Lyft is getting crushed on the first trading day following its much-hyped IPO, and unsophisticated investors are learning the hard way that it’s not a good idea to plow into companies as soon as they go public. Lyft Stock Dives Below IPO Price While Dow,…
Lyft is getting crushed on the first trading day following its much-hyped IPO, and unsophisticated investors are learning the hard way that it’s not a good idea to plow into companies as soon as they go public.
Lyft went public Friday at $72 a share. Almost immediately, the price rose 20% as retail buyers raced to gobble up shares, only to close well off its session high as insiders dumped their stakes.
When it opened for trading Monday, the price sank even further to $69.12 a share, which was more than 20% below its Friday intraday high of $88.60.
Even as the Dow climbed back above 26,000 Monday, Lyft was literally, not lifted higher. As of 3:11 pm ET, shares stood at $70.11 for a single-day plunge of 10.42%.
Although Lyft started trading near $90 on Friday, those gains were wiped out over the course of the day as savvy investors took profits. Most believed that the ride-hailing company’s shares would retreat, but now many are saying good grief!
The downward spiral of Lyft is partly the result of buyers’ remorse. The regrets are leading to selling. Not knowing what you’re getting into is leading to the demise of many unsuspecting investors.
For one, Lyft has a $25 billion valuation, which is questionable given its cost structure and losses. There’s also the fact that its current U.S. ride-hailing market share is still less than half that of its rival Uber.
Retail investors are constantly warned to steer clear of IPOs, especially tech IPOs. Eager beavers ignored logic and jumped in head first in the company that hasn’t turned a profit.
That worked out to be just fine for insiders. This is especially true for Lyft’s investment bankers who are rewarded for riling up the unsophisticated investor. For Lyft, the bankers went all out pumping the IPO. Remember, they get paid tons of money for hyping IPOs. They must attract buyers.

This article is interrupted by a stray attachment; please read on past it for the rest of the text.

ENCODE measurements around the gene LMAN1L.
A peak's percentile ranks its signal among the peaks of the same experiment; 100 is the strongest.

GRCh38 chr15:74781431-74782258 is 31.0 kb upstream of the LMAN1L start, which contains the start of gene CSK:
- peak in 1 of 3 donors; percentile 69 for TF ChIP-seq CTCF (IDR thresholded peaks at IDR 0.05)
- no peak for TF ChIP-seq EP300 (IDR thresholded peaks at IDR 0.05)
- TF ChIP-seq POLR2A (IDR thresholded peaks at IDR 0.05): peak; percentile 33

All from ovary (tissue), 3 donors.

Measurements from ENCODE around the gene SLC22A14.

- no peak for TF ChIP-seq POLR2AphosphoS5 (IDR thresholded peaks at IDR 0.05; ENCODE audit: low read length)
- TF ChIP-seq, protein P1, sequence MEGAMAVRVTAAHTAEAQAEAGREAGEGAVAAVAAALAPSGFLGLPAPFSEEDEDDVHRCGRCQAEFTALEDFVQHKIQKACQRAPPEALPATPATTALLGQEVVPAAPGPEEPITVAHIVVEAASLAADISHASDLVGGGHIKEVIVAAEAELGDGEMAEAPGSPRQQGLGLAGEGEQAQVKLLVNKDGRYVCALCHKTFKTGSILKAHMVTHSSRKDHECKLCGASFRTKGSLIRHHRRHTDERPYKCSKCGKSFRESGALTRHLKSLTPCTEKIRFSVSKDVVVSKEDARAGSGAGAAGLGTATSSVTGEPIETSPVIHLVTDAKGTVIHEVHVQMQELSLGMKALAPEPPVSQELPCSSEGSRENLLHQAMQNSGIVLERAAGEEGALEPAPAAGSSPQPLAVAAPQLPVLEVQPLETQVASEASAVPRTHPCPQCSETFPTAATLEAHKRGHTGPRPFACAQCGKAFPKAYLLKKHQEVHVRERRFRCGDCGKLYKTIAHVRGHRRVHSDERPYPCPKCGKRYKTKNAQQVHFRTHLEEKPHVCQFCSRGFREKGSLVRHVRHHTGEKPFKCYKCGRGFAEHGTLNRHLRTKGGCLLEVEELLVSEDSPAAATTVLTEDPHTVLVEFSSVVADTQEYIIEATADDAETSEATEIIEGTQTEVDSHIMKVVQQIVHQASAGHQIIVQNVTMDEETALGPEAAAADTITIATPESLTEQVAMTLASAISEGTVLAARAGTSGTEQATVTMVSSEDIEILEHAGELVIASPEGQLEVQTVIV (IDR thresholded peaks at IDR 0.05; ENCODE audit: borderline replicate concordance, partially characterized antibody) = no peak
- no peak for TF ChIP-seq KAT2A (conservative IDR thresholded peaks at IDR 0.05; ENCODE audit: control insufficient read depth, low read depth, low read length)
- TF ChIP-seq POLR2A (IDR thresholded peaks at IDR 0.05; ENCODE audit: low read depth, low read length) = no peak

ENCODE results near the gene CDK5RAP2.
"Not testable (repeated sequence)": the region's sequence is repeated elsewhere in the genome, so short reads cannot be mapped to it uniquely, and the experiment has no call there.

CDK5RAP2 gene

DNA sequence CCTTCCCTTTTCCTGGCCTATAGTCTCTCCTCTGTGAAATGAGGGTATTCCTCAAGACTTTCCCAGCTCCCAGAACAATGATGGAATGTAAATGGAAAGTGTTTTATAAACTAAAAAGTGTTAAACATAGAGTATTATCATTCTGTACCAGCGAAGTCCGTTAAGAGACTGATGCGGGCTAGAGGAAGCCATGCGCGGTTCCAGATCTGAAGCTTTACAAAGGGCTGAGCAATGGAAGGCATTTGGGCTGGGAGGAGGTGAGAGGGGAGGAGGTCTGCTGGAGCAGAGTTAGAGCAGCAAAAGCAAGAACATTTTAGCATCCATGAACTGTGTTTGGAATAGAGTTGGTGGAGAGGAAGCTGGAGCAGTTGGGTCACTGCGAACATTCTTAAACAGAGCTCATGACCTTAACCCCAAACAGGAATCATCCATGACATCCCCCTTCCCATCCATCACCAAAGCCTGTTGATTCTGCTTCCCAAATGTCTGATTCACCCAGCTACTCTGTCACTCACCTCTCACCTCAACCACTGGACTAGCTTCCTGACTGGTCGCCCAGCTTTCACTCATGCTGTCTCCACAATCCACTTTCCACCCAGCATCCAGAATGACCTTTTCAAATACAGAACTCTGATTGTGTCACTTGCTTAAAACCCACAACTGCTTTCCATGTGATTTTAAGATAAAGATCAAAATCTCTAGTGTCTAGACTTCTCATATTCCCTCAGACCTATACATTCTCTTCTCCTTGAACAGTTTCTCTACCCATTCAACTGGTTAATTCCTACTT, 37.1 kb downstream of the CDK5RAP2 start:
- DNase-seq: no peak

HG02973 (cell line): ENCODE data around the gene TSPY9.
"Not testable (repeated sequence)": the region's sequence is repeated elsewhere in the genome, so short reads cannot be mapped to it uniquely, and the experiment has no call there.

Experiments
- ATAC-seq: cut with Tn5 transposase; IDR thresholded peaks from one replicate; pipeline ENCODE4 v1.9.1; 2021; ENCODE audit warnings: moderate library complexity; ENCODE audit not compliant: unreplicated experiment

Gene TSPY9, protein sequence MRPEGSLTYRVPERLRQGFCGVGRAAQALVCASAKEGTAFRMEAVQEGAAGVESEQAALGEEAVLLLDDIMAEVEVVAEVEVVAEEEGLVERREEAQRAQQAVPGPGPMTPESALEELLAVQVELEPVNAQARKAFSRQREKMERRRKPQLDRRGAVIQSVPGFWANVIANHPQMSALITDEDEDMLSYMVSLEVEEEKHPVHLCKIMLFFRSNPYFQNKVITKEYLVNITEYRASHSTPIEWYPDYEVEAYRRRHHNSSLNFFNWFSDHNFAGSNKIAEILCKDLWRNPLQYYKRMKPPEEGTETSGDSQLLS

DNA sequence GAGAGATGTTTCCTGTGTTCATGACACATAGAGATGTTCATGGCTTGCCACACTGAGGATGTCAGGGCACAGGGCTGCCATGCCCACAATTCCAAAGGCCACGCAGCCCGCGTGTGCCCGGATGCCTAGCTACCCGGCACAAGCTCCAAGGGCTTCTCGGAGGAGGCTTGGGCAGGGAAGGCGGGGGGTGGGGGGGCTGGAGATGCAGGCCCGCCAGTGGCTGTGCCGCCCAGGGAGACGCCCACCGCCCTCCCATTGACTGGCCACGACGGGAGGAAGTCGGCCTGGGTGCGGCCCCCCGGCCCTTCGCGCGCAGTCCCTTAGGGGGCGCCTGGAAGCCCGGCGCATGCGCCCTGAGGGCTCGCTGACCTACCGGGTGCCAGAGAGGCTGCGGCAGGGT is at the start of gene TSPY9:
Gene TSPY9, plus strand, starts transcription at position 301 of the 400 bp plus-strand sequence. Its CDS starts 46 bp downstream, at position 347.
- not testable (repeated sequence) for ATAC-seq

Ken Fisher, the founder and executive chairman of Fisher Investments, told USA Today:
“So [investment bankers] whip up a mindless frenzy. The excitement and lure of magic returns suck in otherwise rational folks.”
When the strong swoop in on the vulnerable, stocks often get clobbered. That’s what we’re seeing with Lyft.
Several red flags had been raised as warnings that this IPO wouldn’t be all that it was being cracked up to be.
First, Lyft was the first ride-hailing company to go public, beating rival Uber to the punch. No one really knew how it would be received. Knowing this, sophisticated investors waited on the sidelines, while their clueless counterparts saw this as a buying opportunity.
Not-so-savvy investors also shrugged off the IPO price being boosted two days before the offering. Shares were initially set to price between $62 and $68. They were pumped to $70 to $72 Wednesday evening.
As pointed out by The Motley Fool:
“[That boost] gave way to higher pricing once it became clear that the institutional participants saw high demand for Lyft shares and were willing to pay up to get them.”
CCN reported on how trading bots know there will be an offering of fragile retail positions buying, while some early investors cash out. Crowded longs leave a potentially explosive bearish situation if things start sliding.
The novelty of a company going public often means they are difficult to analyze. They’ve amassed little, to no, historical information. Newbies and uniformed shrugged this off, too.
Lesson learned, and hopefully many won’t repeat it.
Last modified: January 10, 2020 3:31 PM UTC